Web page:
He'll get there.  I think your school is being silly.  If he was 9 or 10 I'd be worried.  At not yet six?  Perfectly normal.  I bet in six months time he'll be reading and writing up a storm.  The important thing I think is to not make it a chore.  Reading really is FUN if you make it a game (we frequently play I spy...I spy something starting with...).  If you make it a job it will be much much harder.

 

Here's an example (sorry if I seem to be babbling.)  DS started to show interest in words and letters around 4 and a half and DH decided he was going to teach his son to spell and read.  (oy vey!)  so when DS would make up phonetic combinations on his own like, Kamoonicayshin, I would applaud his efforts and show him the other (correct) ways of making those sounds in the word.  DH (who is a good Scottish protestant) thought pandering to his imagination was only going to cause him trouble, so he would say; "NO son, that's not right. I told you already how to spell it, now go back and try spelling it again, and this time follow the instructions." which would eventually devolve into:  "NO....Now you're just being stupid...If you can't do it right, no dessert." 

 

duh.gif

 

Which of course would lead to us fighting and the whole night ruined. Within days my son had lost all interest in reading and did not pick it up again until this year.

 

DH is now banned from reading with DS and checking his writing, btw. wink1.gif

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#9 of 16 Old 02-14-2011, 09:25 AM
 
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op is the teacher expecting you to do anything about the reading?

 

is your son showing any issues about not reading - like behaviour issues or self esteem issues?

 

i just noticed from your signature that your son is a spirited boy.

 

if the teachers are saying nothing and he is not having any issues i would DROP it!!!

 

perhaps he is a perfectionist who has to get it right before he will do it at all.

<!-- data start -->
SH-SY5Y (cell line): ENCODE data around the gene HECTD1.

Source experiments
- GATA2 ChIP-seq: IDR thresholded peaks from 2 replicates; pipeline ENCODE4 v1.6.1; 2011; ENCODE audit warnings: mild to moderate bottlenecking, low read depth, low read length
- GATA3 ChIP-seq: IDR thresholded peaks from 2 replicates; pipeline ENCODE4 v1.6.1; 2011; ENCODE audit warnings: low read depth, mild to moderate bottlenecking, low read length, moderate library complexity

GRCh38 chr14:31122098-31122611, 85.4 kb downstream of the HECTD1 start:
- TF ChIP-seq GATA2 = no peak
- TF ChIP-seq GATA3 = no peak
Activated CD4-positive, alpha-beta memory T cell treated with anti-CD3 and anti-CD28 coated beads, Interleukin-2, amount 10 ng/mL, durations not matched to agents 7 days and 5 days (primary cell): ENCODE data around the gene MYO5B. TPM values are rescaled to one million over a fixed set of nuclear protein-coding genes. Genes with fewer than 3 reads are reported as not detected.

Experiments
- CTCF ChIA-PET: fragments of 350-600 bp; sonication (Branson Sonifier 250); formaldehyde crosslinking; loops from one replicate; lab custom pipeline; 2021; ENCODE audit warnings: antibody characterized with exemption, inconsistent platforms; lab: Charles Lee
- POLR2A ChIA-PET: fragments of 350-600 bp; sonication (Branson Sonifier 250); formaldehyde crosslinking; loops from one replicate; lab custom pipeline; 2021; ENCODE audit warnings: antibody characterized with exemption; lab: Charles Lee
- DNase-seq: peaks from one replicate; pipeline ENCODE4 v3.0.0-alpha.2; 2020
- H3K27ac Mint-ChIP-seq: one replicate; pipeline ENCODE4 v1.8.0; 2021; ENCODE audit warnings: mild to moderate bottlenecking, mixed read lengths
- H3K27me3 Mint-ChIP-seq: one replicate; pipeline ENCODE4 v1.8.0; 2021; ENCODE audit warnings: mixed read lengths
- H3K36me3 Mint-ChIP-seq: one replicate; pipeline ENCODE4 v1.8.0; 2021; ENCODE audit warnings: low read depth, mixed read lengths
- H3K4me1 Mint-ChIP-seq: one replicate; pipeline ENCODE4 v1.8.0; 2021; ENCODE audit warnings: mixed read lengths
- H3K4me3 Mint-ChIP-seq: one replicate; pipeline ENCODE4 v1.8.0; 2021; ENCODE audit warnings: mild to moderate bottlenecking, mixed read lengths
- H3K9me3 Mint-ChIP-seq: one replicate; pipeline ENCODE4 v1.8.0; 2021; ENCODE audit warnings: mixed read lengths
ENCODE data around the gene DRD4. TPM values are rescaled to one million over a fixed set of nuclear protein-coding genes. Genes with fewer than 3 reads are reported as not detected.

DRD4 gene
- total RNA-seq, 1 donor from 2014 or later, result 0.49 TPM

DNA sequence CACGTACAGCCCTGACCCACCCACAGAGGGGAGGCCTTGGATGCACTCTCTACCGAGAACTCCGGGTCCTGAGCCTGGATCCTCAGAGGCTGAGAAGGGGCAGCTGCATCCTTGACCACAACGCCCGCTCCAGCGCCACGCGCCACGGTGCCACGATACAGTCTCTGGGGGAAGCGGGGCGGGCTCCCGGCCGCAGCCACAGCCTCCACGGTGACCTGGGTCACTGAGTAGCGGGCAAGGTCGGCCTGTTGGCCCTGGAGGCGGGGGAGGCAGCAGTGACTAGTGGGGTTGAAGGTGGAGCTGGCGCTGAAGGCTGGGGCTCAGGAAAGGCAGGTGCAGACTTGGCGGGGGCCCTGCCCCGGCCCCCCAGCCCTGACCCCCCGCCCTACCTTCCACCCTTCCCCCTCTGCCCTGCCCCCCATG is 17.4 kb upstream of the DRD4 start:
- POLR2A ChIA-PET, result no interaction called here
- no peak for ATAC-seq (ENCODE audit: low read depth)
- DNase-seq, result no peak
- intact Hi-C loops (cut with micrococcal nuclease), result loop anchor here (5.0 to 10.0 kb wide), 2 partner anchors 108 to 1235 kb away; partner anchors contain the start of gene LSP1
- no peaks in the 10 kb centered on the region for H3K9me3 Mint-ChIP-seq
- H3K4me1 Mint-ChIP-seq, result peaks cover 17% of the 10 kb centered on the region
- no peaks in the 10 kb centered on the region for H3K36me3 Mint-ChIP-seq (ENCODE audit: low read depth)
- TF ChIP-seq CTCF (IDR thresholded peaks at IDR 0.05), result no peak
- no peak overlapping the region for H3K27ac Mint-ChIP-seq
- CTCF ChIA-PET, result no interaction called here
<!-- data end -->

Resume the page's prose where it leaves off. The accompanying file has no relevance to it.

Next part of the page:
i would say drop it and dont force him to read at home.

 

doesnt he have those horrible reading logs to do at home. those 'books' the teacher send home with? that is reading enough.

 

from what you write it sounds like a personality thing, rather than an ability thing.

 

to me it sounds like hiring a private tutor will mean more torture for him.

 

however i will say this much... about private tutors. when we used to visit the library my dd loved this person tutoring a girl out there. dd wanted to be tutored by her (dd didnt need it). she really liked the person and loved all the stuff she was using to help this child learn math.


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#10 of 16 Old 02-15-2011, 01:45 PM - Thread Starter
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Hi everyone- I am reading as you post, I came down with the flu so haven't responded yet but will tomorrow when I have a cup of joe!


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#11 of 16 Old 02-15-2011, 01:48 PM - Thread Starter
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Meemee- I think that is kind of why I want to do a tutor over the summer. To have my son think this is a really cool person, and to have them have a relationship or bond that he trusts, and that is fun.  I think once he has that, he will become so much more animated about it.  I think he struggles with his teacher and the burden of "work." 

 

 

I'm still reading the posts, and will write more!


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#12 of 16 Old 02-15-2011, 02:18 PM - Thread Starter
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Just wanted to give the thumbsup.gif thumbs up to all these great posts.  To my surprise, most of the K classes (there are 3) ARE reading, and my son is just in the lower rank. He is getting help 2X week from a teacher there, and they go over phonics and sounding out.  He went into K not knowing the sounds of some of the letters, so maybe this is why he is lagging behind (?)  He does bring home those horrible, stapled together reading books, which I think are beyond his reading level--whatever happened to those books "See spot run?"  That's what he needs.  Where are those books?


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#13 of 16 Old 02-15-2011, 02:35 PM
 
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Quote:
Originally Posted by klt View Post